A pro-Trump artist is claiming responsibility for those Meryl Streep "she knew" posters

A man identifying as Sabo says he created images alleging Streep knew of Harvey Weinstein's behavior

Published December 21, 2017 1:57PM (EST)

Meryl Streep (AP/Dennis Van Tine)
Meryl Streep (AP/Dennis Van Tine)

An individual purporting to be a guerilla artist has claimed responsibility for a series of posters seen plastered in public places in Los Angeles that declare actress Meryl Streep knew about Harvey Weinstein’s alleged history of sexual misconduct and did nothing about it.

The posters feature an edited photo of Streep and Weinstein with a red bar across Streep's eyes declaring, "she knew." Over the last week, they've appeared in various L.A. locations, including near Streep’s home and close to the 20th Century Fox movie lot. The movie company produced "The Post," Streep's forthcoming film about The Washington Post's publication of the "Pentagon Papers," one which many people are seeing as a commentary on President Donald Trump's combative handling of the press.

Tuesday, the Guardian published an interview with an individual claiming to be "Sabo," supposedly a 49-year-old ex-Marine and conservative street artist. There, Sabo claims responsibility for the posters and couldn't claim any particular knowledge establishing whether Streep was indeed aware of Weinstein's behavior.

"I wasn’t sitting in a room with her. I can’t say 100%," said Sabo to Guardian writer Rory Carroll. "But I’d say anyone in the (film) industry had a pretty good idea. I think she knew. Maybe she was providing Weinstein with the fresh meat," Sabo continued.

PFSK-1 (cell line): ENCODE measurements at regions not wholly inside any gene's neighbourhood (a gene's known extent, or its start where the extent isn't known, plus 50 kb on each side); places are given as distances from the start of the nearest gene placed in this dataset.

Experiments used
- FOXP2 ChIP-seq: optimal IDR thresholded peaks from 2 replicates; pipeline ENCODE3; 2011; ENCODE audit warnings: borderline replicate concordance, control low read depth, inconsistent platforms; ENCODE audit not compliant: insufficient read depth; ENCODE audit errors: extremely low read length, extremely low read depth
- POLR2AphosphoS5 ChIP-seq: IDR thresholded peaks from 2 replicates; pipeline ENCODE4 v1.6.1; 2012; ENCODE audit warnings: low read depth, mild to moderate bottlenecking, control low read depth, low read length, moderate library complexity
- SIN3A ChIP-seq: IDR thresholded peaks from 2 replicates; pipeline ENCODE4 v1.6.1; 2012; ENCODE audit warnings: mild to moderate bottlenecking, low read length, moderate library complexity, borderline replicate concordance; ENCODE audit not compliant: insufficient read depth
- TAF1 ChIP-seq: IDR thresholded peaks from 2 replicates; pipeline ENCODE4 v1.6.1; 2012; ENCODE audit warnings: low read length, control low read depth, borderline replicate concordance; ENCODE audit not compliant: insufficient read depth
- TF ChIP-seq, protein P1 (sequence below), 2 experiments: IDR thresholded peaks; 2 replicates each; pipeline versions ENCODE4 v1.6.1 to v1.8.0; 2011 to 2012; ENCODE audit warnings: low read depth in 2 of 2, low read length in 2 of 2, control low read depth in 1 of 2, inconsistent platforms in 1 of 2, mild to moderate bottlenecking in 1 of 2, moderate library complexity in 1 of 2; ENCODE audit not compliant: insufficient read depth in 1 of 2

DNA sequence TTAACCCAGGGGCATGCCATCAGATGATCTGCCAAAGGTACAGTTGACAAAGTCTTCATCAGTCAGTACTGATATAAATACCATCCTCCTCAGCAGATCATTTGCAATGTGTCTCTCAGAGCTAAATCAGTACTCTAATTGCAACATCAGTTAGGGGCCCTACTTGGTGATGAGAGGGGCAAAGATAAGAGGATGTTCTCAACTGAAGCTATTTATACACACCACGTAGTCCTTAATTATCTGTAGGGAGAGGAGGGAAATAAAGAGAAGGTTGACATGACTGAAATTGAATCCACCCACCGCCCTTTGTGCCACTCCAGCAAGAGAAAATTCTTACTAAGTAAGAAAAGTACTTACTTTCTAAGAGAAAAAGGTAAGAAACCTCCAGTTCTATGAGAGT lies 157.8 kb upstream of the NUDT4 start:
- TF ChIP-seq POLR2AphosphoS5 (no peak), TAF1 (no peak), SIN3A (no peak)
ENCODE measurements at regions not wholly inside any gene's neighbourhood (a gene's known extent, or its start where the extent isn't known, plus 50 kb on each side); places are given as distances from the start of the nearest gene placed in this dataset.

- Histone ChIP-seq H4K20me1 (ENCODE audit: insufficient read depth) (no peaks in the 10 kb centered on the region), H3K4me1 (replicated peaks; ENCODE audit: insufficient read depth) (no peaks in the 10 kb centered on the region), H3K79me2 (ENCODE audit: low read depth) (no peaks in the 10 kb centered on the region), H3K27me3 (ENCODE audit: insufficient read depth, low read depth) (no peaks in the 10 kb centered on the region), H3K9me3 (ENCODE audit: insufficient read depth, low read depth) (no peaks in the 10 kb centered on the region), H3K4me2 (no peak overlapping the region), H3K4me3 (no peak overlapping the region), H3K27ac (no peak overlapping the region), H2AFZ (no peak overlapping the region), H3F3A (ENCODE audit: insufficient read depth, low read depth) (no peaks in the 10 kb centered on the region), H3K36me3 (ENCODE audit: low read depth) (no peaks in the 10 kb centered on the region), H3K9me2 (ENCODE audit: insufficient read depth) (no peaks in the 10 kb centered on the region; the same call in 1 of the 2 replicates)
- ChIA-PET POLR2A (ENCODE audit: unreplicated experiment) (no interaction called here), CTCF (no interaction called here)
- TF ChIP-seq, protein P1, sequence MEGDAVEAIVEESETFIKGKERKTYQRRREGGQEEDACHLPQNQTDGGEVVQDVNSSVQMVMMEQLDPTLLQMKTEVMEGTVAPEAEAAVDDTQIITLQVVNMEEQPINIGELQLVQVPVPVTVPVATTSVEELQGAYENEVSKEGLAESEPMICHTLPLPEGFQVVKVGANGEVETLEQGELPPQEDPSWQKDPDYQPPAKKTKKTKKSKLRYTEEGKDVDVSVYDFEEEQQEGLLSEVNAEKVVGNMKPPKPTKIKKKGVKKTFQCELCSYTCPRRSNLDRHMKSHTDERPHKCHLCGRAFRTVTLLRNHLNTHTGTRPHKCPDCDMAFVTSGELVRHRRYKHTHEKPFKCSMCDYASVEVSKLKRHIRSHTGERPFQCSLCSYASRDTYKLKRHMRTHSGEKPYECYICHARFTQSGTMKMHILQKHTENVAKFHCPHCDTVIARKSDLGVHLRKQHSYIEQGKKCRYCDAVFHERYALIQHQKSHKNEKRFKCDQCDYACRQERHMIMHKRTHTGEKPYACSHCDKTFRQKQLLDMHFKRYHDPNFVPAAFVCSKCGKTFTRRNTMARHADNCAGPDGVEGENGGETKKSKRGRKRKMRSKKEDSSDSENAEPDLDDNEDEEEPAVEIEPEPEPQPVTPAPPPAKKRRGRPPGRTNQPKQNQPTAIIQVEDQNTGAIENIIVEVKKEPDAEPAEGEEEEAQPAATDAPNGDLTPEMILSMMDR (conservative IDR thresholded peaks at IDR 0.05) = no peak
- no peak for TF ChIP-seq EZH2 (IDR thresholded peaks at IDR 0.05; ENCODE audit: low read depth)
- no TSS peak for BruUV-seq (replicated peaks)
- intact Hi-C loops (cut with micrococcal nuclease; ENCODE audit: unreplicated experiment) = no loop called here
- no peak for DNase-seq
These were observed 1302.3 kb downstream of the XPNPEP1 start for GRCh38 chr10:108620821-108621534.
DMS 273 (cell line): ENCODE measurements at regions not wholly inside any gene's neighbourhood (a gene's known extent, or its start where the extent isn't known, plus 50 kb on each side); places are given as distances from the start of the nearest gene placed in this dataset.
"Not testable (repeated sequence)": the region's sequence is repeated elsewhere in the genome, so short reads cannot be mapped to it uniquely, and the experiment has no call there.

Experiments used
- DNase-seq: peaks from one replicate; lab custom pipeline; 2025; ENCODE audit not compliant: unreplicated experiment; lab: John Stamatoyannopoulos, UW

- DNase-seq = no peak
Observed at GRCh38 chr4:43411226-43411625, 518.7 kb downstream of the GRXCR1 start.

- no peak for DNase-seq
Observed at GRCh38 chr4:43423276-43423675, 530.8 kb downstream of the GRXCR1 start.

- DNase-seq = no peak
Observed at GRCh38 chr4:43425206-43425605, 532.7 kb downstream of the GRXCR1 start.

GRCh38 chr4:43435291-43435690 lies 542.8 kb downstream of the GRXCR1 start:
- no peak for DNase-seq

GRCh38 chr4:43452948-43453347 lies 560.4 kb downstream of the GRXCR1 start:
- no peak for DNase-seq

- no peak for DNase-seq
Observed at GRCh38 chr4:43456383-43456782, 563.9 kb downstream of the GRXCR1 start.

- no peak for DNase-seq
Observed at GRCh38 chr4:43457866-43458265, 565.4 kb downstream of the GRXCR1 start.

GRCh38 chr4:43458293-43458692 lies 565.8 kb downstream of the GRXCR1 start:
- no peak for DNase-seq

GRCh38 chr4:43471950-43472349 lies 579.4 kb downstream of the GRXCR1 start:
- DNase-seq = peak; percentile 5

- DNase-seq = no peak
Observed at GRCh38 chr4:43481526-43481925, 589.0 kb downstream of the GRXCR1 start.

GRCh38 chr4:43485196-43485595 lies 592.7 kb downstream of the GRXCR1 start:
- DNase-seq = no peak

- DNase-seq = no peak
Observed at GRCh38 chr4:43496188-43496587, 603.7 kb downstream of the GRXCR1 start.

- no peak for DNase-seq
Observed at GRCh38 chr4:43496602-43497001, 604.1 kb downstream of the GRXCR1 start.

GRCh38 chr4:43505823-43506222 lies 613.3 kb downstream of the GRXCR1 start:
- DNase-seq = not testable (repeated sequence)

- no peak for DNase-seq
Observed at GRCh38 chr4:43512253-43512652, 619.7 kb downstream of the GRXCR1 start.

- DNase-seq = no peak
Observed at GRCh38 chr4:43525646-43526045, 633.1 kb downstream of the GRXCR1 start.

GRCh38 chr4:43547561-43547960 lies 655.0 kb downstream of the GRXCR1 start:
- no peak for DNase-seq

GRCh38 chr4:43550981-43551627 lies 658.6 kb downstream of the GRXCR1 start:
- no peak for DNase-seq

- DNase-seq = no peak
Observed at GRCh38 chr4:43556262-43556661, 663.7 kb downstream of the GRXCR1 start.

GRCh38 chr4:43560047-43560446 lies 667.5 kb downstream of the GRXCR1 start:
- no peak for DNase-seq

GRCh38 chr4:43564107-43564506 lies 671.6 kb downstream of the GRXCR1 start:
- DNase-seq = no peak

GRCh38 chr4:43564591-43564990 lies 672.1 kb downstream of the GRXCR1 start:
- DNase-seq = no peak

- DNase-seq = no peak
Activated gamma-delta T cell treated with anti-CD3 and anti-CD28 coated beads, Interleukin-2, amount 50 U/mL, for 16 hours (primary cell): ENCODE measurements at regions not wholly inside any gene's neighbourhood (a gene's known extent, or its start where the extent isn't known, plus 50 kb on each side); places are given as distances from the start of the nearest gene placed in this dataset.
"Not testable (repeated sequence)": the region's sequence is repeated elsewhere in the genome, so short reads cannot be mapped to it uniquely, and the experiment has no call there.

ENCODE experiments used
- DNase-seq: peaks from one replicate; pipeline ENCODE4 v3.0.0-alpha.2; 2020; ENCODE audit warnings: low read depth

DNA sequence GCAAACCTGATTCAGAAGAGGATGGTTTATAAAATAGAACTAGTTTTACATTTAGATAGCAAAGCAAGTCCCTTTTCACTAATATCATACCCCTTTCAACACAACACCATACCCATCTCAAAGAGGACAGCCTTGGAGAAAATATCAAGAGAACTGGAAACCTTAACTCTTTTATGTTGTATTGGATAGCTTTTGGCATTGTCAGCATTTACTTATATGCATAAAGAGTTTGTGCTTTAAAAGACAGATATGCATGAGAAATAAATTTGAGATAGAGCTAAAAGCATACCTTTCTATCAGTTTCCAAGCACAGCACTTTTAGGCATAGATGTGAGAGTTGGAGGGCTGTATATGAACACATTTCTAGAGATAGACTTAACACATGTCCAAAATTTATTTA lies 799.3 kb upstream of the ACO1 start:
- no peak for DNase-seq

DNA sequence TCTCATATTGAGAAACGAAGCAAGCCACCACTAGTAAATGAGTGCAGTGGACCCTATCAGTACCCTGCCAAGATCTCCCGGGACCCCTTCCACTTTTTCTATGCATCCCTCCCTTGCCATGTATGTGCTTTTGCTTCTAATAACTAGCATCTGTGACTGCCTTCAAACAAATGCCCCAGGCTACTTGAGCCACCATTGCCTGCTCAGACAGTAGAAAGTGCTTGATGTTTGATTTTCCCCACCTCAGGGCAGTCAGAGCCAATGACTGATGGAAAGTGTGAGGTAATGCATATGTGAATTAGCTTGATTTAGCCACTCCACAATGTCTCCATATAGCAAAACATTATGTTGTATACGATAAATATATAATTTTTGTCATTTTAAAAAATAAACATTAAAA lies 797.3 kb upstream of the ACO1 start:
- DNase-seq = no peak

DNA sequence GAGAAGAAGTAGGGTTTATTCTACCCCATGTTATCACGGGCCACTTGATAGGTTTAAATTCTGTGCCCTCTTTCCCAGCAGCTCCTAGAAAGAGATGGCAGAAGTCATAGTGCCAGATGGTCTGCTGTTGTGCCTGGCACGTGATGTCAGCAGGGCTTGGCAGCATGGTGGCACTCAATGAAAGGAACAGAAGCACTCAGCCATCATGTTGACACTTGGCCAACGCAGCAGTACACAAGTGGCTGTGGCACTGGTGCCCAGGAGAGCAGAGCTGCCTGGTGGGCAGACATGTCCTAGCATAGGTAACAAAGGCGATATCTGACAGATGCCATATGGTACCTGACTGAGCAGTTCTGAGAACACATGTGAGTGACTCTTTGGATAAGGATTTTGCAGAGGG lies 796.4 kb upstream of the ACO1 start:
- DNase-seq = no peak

On a Twitter account that appears to belong to Sabo and his group of like-minded activist artists, Unsavory Agents, he self identifies as "The fastest censored street artist in the city of Los Angeles." There, he adds, "I am not a Left-WIng-Zombie-Artist. I am on the edge, the only true rebel artist in LA."

In the Guardian interview, Sabo claims these and other art projects targeting Streep are retaliation for the actor's previous criticisms of Donald Trump. "She’s swiping at us so we’re swiping back," he said.

The posters appeared shortly after Rose McGowan, an alleged victim of Weinstein, posted a tweet criticizing Streep, after it was revealed that some actresses intend to wear black to the ceremony for the 2018 Golden Globe Awards next month, in honor of sexual-assault victims in Hollywood.

"Actresses, like Meryl Streep, who happily worked for The Pig Monster, are wearing black @goldenglobes in a silent protest," she wrote. "YOUR SILENCE is THE problem. You’ll accept a fake award breathlessly & affect no real change. I despise your hypocrisy." McGowan has since deleted the tweet.

Streep, who has denied any knowledge of Weinstein’s misconduct, responded to McGowan in a public statement. "I want to let her know I did not know about Weinstein’s crimes, not in the 90s when he attacked her, or through subsequent decades when he proceeded to attack others," she wrote. "I wasn’t deliberately silent. I didn’t know. I don’t tacitly approve of rape. I didn’t know. I don’t like young women being assaulted. I didn’t know this was happening."

Though Sabo has also used his art, which he sells on his website, to criticize people like Al Franken, who resigned from the Senate following sexual-misconduct allegations, he said he has no reason to go after Trump, who has been accused of much the same things. Sabo says there’s no proof of Trump’s indiscretions (there is also no proof that Streep knew about Weinstein's alleged behavior).

"I don’t know a man who I’ve had a beer who doesn’t talk shit like that," Sabo said. "We don’t have proof of Trump doing it. Who am I to judge him on that?"

Other works by Sabo include images of Hollywood actresses standing next to Harvey Weinstein with the same red bar plastered across their eyes saying "She Blew." He also claims responsibility for a poster for "The Post," doctored with speech bubbles next to Streep and her co-star in that movie, Tom Hanks, saying "I knew" and "we all knew."


By Jarrett Lyons

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